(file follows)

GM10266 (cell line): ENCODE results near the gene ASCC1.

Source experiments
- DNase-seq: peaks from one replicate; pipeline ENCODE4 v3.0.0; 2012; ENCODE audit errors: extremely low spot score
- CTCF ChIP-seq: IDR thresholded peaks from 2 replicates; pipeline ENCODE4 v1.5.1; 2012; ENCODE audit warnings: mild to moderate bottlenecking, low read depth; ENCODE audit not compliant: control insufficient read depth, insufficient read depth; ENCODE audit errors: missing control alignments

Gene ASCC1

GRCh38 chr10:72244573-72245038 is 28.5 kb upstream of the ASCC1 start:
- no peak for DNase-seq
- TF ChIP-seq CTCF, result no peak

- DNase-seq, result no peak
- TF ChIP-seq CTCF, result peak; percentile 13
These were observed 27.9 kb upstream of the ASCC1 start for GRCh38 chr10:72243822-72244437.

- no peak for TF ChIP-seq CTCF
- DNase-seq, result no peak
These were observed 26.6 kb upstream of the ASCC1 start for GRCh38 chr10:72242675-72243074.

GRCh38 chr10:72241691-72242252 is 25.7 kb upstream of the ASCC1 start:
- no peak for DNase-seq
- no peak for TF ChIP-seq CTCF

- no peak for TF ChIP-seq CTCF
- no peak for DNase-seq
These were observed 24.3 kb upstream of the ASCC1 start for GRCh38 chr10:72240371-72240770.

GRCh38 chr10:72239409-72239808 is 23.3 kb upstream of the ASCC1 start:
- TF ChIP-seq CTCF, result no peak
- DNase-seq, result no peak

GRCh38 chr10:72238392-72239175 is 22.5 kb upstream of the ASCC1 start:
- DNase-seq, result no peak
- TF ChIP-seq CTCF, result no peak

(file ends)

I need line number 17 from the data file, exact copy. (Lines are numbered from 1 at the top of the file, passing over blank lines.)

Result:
- no peak for TF ChIP-seq CTCF